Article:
In last year December regional seminar entitled “China in South Asia- South Asia in China” held in Colombo, a capital city of Sri Lanka, most of the intellect participants stressed the need of hour of inviting China on Saarc board elevating its status from observers.
China is world’s second largest economy and a major global power. And, now with the United States new President Donald Trump’s decision to step down from ‘globalism’ to ‘nationalism’ with slogan ‘Make America Great Again,’ China’s geopolitical and economic clout is intensifying at rapid pace in absence of strong opponent.
Compare to India, China has massive reserve capital and is massively investing in infrastructure development throughout the world. To make this job more easy, China has already established Asian Infrastructure Investment Bank (AIIB) which has come in operation in December of 2015.
Of all eight Saarc nations, India, Pakistan, Bangladesh, Sri Lanka, Afghanistan have already received investment or concessional loan of more than one billion dollar. Bhutan has India to take care of its security and economic concerns. Sadly, it is only Nepal which has been ignored by both India and China when it comes to investment and economic growth.
As China has already spread its economic and geostrategic tentacles in most of the Saarc nations, foreign affairs experts of region seem in no mood to make delay anymore to give Saarc full membership to China and make cash-strapped Saarc robust as EU and Asean.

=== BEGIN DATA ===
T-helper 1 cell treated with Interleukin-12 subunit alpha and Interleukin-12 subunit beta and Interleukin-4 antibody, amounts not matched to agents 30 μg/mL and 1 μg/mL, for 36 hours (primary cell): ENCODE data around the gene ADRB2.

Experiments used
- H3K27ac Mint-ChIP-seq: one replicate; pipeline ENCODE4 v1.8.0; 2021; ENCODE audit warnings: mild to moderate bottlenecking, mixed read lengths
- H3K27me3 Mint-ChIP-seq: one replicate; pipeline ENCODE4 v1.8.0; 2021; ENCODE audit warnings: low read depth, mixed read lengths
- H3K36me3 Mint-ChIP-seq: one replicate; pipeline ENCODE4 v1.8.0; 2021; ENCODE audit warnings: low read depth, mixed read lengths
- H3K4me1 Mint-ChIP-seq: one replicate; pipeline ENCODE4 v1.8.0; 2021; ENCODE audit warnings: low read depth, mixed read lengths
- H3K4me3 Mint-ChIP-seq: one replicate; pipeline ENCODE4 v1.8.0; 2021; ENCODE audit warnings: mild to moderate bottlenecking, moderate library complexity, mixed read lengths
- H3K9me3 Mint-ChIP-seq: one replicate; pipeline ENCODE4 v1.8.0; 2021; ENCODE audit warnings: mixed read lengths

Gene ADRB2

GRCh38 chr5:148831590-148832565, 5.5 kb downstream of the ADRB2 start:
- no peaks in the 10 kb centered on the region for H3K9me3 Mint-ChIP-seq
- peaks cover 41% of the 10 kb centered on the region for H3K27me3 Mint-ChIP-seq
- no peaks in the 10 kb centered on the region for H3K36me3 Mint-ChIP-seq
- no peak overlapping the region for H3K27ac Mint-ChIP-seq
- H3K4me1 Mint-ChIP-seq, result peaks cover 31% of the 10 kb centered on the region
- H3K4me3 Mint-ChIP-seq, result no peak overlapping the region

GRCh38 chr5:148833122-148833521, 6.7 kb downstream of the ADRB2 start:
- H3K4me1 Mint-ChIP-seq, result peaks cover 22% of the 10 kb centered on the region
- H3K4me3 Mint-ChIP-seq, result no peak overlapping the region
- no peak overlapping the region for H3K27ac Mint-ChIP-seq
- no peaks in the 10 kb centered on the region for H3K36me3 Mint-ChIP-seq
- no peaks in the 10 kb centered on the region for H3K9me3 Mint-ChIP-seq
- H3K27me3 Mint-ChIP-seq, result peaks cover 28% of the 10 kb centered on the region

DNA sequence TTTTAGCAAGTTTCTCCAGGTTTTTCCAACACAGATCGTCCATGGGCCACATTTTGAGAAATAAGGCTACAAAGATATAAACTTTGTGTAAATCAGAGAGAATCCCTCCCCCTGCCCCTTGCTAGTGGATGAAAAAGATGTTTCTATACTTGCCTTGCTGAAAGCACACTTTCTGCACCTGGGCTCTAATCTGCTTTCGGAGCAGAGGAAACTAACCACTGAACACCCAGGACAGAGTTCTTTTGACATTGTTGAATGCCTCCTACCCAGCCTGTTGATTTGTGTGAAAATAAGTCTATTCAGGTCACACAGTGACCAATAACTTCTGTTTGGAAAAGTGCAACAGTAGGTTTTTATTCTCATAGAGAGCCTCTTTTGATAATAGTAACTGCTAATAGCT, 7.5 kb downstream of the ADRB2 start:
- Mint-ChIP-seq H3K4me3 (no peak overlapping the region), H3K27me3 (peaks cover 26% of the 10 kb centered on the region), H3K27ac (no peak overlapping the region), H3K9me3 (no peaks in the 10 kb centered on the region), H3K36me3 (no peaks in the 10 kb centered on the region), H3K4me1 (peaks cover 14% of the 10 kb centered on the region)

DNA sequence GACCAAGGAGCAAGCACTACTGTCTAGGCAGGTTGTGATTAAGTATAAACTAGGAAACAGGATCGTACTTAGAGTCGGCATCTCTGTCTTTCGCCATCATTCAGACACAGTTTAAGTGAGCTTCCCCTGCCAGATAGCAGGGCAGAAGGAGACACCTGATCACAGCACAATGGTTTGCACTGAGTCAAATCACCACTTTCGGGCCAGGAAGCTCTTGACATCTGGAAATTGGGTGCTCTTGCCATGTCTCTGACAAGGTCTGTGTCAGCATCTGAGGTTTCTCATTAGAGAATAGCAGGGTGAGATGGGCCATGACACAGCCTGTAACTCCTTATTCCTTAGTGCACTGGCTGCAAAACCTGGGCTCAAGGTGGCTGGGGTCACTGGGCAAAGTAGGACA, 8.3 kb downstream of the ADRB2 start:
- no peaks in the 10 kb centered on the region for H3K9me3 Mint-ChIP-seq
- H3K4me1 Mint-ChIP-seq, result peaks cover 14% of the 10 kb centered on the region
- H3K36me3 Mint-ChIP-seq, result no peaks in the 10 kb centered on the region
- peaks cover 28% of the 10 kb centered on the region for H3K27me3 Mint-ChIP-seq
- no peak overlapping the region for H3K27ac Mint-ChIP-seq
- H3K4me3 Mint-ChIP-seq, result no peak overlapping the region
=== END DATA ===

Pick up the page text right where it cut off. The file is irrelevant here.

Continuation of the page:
Till date Pakistan in every summit is lobbying for Saarc full membership to China. And, India is standing against this proposal. But what if India gave green signal, will then China really join Saarc provided the condition that Saarc charter prohibits unilateral decision and all the decisions for bloc need to be made unanimously.
China after joining Saarc has to hear and respect the voice of small countries like Nepal, Bhutan, Maldives and Sri Lanka. For China, this will be as troublesome and irritating as wild elephant which gets captured and pushed forcibly inside narrow jute sack. India on the other hand is certainly will not allow China to do any business in this platform which could benefit it less and challenges its traditional influence in the subcontinent. Thus, another ‘tit-for-tat’ game will start with one player old and one player new, replacing Pakistan.
Even after being out of Saarc, China is already making strong presence in South Asia using different tactics and strategies- President Xi Jinping announcement to offer 10,000 scholarships, training opportunities for 5,000 youths, exchange and training programs for 5,000 youths, and to create 5,000 Chinese language tutors for South Asia in the next five years at the Indian Council of World Affairs in New Delhi, in September, 2014 during his three-day official visit to India.
During his speech President Xi also pledged that China will closely work with South Asian countries to increase bilateral trade to 150 bn dollars, raise its investment in South Asia to 30 bn dollars, and provide 20 bn dollars in concessional loans to the region in the next five years.
And, now China is exactly doing what it has promised for region welfare. This has made Saarc nations more positive towards China. This is helping China a lot to slowly and gradually with no noise to increase its influence among Saarc nations and push noise making suspicious India at distant.
This ongoing activities in the region is a clear indication that though China has kept South Asian nations in its priority and wants to cooperate closely in different aspects but not by entering in Saarc and directly challenging its regional competitor India rather by bolstering bilateral relations with targeted nation and doing the job peacefully.
Sharma is executive member of Nepal-China Mutual Cooperation Society (NCMCS).